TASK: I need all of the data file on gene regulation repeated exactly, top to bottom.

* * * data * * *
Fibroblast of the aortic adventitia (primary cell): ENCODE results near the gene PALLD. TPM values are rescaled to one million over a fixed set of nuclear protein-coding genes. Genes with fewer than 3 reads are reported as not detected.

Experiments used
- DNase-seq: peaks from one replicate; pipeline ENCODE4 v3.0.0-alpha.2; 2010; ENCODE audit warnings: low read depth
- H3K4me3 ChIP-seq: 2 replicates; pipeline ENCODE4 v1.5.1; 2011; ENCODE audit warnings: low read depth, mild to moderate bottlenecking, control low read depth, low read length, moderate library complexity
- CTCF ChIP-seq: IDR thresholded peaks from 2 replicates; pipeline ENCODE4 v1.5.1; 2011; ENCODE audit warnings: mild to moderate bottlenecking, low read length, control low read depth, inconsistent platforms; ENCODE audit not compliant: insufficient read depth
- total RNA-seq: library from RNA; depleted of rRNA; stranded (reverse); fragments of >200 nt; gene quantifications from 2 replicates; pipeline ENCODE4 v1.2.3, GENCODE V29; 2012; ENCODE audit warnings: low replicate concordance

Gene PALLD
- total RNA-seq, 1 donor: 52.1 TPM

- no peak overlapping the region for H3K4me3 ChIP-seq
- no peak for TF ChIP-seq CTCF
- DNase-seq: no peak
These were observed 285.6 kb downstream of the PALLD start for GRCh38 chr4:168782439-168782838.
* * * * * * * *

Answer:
Fibroblast of the aortic adventitia (primary cell): ENCODE results near the gene PALLD. TPM values are rescaled to one million over a fixed set of nuclear protein-coding genes. Genes with fewer than 3 reads are reported as not detected.

Experiments used
- DNase-seq: peaks from one replicate; pipeline ENCODE4 v3.0.0-alpha.2; 2010; ENCODE audit warnings: low read depth
- H3K4me3 ChIP-seq: 2 replicates; pipeline ENCODE4 v1.5.1; 2011; ENCODE audit warnings: low read depth, mild to moderate bottlenecking, control low read depth, low read length, moderate library complexity
- CTCF ChIP-seq: IDR thresholded peaks from 2 replicates; pipeline ENCODE4 v1.5.1; 2011; ENCODE audit warnings: mild to moderate bottlenecking, low read length, control low read depth, inconsistent platforms; ENCODE audit not compliant: insufficient read depth
- total RNA-seq: library from RNA; depleted of rRNA; stranded (reverse); fragments of >200 nt; gene quantifications from 2 replicates; pipeline ENCODE4 v1.2.3, GENCODE V29; 2012; ENCODE audit warnings: low replicate concordance

Gene PALLD
- total RNA-seq, 1 donor: 52.1 TPM

- no peak overlapping the region for H3K4me3 ChIP-seq
- no peak for TF ChIP-seq CTCF
- DNase-seq: no peak
These were observed 285.6 kb downstream of the PALLD start for GRCh38 chr4:168782439-168782838.